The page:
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Teachers learn how trauma affects students, how they can help


Marion-Sterling School teachers participate in the "thumb ball" activity as part  
of trauma-informed teaching training through FrontLine Services. 
Last fall, some students walking to school in Cleveland’s Central neighborhood saw something that would be difficult for anyone to forget.

A dead body, bloody from gunshot wounds, was lying behind a community center. A bus driver called 9-1-1, but by the time police arrived, several groups of students had already passed by the scene.

Incidents like this aren’t uncommon in Central and can have lasting impacts on children, which is why the Cleveland Central Promise Neighborhood, a collaborative effort designed to elevate educational and developmental outcomes of children in the Central neighborhood, decided to do something. The organization is providing teachers in two neighborhood CMSD schools with training in how to address the unique needs of students who experience trauma.

In the coming months teachers at Marion-Sterling and Alfred A. Benesch Schools will receive six hours of training that will cover the psychological and physiological effects trauma has on children and classroom strategies for helping students overcome barriers to learning.

Richaun Bunton is the education performance manager at Central Promise Neighborhood. She said teachers and schools feel the impact of incidents like the one described above.

“If that’s what students are seeing on the way to school, they’re not just worrying about if they did their homework or if they’re doing well in class,” Bunton said. “Now they’re thinking about the fact that they saw a dead body on the way to school.”

Students who grow up in Central often face more challenges than those in other areas. The child poverty rate (81.2 percent) is higher than any other neighborhood in Cleveland, according to Center for Community Solutions. Children there are also more likely than others to be exposed to gun violence, sexual violence and, most prevalently, domestic violence.

These are some of the statistics that Marion-Sterling School teachers learned during their first, hourlong training session with crisis intervention specialists from FrontLine.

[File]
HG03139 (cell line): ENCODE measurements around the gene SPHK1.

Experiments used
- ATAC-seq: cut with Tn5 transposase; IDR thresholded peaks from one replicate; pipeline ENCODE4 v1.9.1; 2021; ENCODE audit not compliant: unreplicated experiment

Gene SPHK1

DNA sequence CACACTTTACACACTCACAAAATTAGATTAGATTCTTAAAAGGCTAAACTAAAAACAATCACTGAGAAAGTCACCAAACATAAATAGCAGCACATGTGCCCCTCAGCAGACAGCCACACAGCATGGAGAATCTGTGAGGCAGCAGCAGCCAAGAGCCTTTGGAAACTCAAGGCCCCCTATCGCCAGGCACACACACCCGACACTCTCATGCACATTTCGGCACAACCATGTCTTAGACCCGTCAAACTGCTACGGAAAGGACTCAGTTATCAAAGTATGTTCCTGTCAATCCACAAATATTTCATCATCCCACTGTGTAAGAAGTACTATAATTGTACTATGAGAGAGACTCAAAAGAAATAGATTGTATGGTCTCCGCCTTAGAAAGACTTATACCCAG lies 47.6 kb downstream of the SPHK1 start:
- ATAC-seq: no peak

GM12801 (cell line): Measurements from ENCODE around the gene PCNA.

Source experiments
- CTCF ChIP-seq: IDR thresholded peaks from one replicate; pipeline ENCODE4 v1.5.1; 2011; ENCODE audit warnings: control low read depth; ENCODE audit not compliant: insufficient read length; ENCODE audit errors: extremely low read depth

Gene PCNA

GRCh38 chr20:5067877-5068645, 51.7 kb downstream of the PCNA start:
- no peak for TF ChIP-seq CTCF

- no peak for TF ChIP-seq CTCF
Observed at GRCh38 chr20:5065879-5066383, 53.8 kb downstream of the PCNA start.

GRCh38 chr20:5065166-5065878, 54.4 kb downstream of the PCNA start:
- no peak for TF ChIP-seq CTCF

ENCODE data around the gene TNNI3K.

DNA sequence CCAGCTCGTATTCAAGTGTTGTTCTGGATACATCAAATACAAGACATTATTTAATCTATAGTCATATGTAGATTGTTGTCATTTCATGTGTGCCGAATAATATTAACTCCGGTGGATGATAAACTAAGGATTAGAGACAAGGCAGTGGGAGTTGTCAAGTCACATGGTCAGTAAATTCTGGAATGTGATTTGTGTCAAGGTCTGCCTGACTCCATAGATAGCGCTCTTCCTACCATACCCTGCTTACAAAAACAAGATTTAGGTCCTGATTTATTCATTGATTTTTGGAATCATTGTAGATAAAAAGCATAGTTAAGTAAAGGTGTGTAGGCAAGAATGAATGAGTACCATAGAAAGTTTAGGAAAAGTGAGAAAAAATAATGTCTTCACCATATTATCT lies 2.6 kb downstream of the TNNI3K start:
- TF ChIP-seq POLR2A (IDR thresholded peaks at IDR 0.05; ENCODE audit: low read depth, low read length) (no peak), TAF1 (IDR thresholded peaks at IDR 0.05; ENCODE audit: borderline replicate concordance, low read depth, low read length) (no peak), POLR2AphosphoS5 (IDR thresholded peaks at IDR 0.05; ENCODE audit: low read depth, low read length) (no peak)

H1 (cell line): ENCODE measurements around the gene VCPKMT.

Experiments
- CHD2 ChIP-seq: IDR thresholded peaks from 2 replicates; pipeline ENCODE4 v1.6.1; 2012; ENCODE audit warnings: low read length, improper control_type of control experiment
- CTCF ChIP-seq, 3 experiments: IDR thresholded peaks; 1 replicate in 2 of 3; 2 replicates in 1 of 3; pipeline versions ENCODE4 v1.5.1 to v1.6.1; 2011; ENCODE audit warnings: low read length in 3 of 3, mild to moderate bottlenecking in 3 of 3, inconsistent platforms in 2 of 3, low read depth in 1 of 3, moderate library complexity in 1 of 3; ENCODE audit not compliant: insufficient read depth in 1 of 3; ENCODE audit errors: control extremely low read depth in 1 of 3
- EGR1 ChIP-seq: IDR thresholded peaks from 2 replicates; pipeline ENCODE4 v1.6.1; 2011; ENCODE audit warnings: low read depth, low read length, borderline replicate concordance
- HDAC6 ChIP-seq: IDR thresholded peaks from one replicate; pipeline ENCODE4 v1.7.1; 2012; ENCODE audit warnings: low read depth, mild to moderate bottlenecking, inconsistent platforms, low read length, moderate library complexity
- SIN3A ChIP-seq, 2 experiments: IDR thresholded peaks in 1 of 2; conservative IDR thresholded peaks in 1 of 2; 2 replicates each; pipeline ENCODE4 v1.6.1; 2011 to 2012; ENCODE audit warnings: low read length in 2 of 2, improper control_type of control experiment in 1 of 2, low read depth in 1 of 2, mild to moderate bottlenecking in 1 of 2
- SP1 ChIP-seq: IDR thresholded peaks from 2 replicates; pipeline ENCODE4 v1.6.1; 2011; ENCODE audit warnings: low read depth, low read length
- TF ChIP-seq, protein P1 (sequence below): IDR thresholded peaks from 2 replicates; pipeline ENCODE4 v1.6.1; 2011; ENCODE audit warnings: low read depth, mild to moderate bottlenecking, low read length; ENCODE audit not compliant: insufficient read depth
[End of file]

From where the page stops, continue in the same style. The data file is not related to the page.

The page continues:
Frontline is a local outreach agency that specializes in behavioral health, homelessness and trauma. They spent an hour with the Marion-Sterling teaching staff discussing the effects that violence can have on children’s mental health and academic performance and what teachers can do in their classrooms to alleviate some of the symptoms that make it harder for the children to learn.

Rosemary Creeden, a licensed social worker and the associate director of trauma programs at FrontLine, is one of the three trainers working with CMSD teachers.


“We want to help teachers understand the impact of trauma on the children they are teaching and some of the reactions to trauma that children may exhibit in the classroom,” Creeden said. “They can look at these behaviors through a different lens, through a trauma-awareness lens.”

These behaviors include difficulty focusing, increased anxiety, restlessness, irritability and withdrawal, among others, Creeden said. Students might also come to school feeling very tired because they had difficulty sleeping.

“When we read about shootings in the news, we have to remember there are children who live in those neighborhoods who hear those gunshots, and the people being hurt in these gun exchanges are people they know,” she said.

Many CMSD teachers are keenly aware of what their students go through. Lakesha Boyd, first-grade teacher at Marion-Sterling, said she sees the effects that Creeden described almost every day in her classroom.

Last year, one of Boyd’s students had a family member who was shot to death, and Boyd noticed a major shift in the girl’s behavior. The girl experienced emotional highs and lows and seemed to suddenly be attached at Boyd’s hip.

Boyd attended the first training and is hopeful that she’ll learn strategies to help her students.

“Working in a community where you see students struggle with different things from home, I think that the training will be very beneficial,” Boyd said. “It already gave me some ideas for what I can do in the classroom to help with the different issues I see.”

While most of the first training focused on informing teachers about how trauma affects students, Creeden and her colleagues also took some time to go over some helpful classroom activities.

Some activities centered around mindfulness in the classroom, like chair yoga and breathing exercises. Another, called “thumb ball,” involves writing fun or academic questions on a beach ball. The participants gather in a circle and throw the ball. Whoever catches it must answer the question that his or her thumb lands on. It's a way to promote movement and help children relieve stress.

The next sessions will delve further into classroom techniques and how teachers can build resiliency in both students and themselves.
Boyd, the first-grade teacher, has been following some of the news around neighborhood crime and is keeping it in mind as she welcomes her students back from summer break. She is glad she found a use for the bag of beach balls she brought to her classroom over the summer. The "thumb ball" activity, she said, might be a good way to break the ice.